By Ghazala Mahmood 


Occupiers of commercial properties need to know the legal basis of their occupation. Often the basis of occupation is made pursuant to a Lease or a Licence. There are many crucial differences between a Lease and a Licence and if you are not sure of the status of your occupation, you will not be sure of your rights or obligations.  


What is a lease?  

A commercial lease is a legally binding agreement between a tenant and a landlord. The lease sets out rights to use the property for a commercial use for a specified time. In return the tenant pays rent to the landlord.  

A lease provides the tenant with a right to “exclusive possession” of the property. This means that the tenant can exclude all others from the property save for any rights of entry in favour of the landlord and/or others specifically set out in the lease.  

A lease provides the landlord with the certainty of rent for a fixed period and to the tenant it provides security of occupation for a set period of time 

 “Where property owners are looking to grant a licence, they should be very careful as they do not want to inadvertently grant a lease, which could offer the occupier protection under the Landlord and Tenant Act 1954.”

Tenants of business premises may also benefit from statutory protection under the Landlord and Tenant Act 1954. This act gives certain rights to business tenants in occupation of a commercial premises. Namely, the right for the business tenant to remain in occupation of the premises after the end of the lease. The Lease continues automatically until it is bought to an end in the ways specified under the Landlord and Tenant Act of 1954. It is possible for the parties to a commercial lease to exclude these protective provisions by agreement before entering into the lease.  


You can buy and sell a lease, subject to any provisions set out in your lease.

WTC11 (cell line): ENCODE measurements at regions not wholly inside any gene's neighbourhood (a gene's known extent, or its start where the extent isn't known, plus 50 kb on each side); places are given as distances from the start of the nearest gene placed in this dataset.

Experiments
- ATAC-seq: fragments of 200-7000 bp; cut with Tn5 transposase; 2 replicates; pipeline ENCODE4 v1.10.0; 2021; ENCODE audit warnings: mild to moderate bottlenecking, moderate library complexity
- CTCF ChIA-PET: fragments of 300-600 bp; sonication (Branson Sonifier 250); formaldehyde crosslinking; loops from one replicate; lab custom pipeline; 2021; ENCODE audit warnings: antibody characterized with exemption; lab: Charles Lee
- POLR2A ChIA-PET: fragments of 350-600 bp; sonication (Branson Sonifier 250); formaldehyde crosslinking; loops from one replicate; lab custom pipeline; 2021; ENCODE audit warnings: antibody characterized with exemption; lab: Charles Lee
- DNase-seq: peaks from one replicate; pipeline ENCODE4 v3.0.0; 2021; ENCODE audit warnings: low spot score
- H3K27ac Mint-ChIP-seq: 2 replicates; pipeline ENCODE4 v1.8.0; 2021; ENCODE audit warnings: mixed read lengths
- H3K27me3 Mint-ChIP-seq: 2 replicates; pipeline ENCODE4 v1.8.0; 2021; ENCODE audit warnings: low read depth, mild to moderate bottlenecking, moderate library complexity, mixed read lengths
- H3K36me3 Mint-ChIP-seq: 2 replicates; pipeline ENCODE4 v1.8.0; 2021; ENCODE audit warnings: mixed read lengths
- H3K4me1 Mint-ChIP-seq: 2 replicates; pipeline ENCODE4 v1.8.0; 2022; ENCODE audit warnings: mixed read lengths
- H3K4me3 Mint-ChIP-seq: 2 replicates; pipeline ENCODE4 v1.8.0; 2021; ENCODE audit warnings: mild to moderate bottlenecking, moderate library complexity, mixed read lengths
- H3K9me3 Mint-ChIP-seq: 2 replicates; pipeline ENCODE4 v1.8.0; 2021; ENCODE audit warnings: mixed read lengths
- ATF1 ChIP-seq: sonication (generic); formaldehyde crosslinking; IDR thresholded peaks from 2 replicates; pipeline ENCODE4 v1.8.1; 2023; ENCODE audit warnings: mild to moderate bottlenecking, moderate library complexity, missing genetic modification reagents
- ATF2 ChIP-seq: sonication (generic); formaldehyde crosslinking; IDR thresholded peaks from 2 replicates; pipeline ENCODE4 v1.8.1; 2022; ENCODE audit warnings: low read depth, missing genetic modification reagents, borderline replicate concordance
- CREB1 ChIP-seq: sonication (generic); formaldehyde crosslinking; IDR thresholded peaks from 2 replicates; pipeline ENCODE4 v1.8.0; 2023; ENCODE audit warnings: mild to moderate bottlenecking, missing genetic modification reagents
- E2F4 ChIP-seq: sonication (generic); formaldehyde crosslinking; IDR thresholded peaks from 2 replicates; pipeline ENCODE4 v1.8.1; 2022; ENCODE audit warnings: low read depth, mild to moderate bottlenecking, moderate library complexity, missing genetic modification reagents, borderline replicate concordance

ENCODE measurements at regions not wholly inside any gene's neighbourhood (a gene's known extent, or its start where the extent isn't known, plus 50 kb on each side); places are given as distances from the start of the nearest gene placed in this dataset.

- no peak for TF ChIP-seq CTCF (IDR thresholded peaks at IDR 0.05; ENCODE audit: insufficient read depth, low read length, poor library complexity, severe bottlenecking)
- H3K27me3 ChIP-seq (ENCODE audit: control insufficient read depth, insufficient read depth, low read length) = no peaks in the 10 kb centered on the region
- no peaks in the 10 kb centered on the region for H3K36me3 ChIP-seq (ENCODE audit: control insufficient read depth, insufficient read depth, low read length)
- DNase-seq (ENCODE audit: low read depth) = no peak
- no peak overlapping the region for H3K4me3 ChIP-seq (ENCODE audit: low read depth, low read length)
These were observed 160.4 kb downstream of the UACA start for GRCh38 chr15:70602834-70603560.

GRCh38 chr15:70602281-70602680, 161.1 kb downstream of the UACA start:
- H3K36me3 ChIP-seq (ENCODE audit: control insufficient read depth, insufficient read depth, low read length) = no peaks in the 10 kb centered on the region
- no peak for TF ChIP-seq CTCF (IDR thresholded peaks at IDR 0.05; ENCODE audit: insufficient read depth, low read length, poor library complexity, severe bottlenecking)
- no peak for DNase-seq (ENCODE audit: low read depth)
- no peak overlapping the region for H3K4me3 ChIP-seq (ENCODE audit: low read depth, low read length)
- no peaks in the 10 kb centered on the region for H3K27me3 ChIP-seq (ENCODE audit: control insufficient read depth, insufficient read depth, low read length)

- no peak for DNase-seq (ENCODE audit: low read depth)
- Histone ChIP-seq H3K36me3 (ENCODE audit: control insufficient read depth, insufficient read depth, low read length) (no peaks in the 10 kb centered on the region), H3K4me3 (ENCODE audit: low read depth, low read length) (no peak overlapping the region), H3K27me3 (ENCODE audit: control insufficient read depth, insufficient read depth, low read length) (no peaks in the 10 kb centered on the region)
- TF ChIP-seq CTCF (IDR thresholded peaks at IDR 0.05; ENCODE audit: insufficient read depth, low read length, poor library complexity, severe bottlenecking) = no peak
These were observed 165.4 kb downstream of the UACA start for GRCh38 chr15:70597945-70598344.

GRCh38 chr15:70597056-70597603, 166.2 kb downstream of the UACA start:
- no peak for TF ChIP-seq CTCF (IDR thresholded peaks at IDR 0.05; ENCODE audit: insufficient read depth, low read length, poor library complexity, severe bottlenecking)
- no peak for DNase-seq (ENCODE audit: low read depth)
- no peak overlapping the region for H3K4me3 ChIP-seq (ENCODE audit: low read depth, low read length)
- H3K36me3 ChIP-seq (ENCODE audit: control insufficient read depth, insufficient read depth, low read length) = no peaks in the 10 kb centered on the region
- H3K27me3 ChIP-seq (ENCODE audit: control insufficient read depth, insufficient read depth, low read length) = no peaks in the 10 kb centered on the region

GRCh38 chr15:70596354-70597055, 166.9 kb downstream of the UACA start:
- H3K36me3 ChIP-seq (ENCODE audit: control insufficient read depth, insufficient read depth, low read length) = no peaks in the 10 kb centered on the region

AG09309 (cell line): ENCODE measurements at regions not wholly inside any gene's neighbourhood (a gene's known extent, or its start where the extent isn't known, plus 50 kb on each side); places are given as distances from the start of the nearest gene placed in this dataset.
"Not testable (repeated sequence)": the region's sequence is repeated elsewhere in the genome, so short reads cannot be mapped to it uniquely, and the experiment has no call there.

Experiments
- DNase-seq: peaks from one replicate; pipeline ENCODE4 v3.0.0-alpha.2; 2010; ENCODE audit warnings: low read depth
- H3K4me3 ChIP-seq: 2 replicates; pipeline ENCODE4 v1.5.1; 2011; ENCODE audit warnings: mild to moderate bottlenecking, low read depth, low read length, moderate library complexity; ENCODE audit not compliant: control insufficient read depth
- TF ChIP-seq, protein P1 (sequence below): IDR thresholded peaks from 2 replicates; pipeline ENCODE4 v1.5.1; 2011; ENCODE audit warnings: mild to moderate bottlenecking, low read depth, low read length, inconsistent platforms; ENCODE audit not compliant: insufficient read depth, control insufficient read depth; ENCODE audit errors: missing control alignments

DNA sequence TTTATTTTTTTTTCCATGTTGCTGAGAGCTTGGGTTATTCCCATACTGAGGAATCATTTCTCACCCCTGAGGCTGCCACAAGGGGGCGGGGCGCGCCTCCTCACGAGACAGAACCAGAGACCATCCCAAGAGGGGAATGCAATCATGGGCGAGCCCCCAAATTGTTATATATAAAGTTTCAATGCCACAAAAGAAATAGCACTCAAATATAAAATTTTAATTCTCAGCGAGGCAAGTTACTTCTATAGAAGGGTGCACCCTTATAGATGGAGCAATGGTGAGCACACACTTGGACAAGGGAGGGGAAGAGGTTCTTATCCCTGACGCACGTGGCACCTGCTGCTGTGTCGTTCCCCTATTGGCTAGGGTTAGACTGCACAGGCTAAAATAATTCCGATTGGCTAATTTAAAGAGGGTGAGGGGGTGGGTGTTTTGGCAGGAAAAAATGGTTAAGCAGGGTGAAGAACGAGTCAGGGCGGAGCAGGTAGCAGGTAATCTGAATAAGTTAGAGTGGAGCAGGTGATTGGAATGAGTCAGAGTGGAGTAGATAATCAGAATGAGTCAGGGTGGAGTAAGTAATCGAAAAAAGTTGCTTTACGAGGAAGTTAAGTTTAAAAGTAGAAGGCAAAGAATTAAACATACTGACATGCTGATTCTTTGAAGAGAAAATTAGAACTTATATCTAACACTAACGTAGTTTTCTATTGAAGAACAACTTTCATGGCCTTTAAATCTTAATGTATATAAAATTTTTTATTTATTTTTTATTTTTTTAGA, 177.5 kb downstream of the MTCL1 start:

What is a licence 


A licence is a permission for someone to do something on another’s property. A licence offers little security to the licensee. It is a personal right that is granted to occupy a property often for a short period of time. It does not give an individual any property rights. You cannot buy or sell a licence. There is no right of “exclusive possession, and the licensee cannot exclude all others from the property. There is also no security of tenure and, it cannot be renewed automatically. If the Licensor sells their interest in the property, the licensees right to occupy the property ceases immediately. 


While it may appear that there are too many disadvantages in entering into a licence, there are occasions when a licenceis preferred to a lease. For instance, where one requires occupation of a premises very quickly and on a shortterm basis i.e. a retailer wanting to set up a seasonal shop just before say Easter, for instance. 


Caution to be exercised  


The difference between a lease and a licence can get blurry. This has not been helped by the fact that the courts have held that some agreements, although titled as being a licence are in fact leases. The court considers the document as a whole, together with the facts of the case.  


Where property owners are looking to grant a licence, they should be very careful as they do not want to inadvertently grant a lease, which could offer the occupier protection under the Landlord and Tenant Act 1954.  


The case of London College of Business Ltd v Tareem Ltd and another [2018] EWHC 437 (ch) exemplifies that the name of the document whether ‘lease’ or ‘licence’ is not conclusive evidence of the type of document it actually is. In this case the Claimant (the College) occupied parts of an office building owned by the First Defendant (the Owner) since 2006. The most recent of these agreements was completed on 22 June 2012, and was labelled “Licence Agreement” with the parties to the agreement labelled as “Licensor” and “Licensee”. There were, interestingly, various other terms in the agreement which purported to support that the agreement was in fact a Licence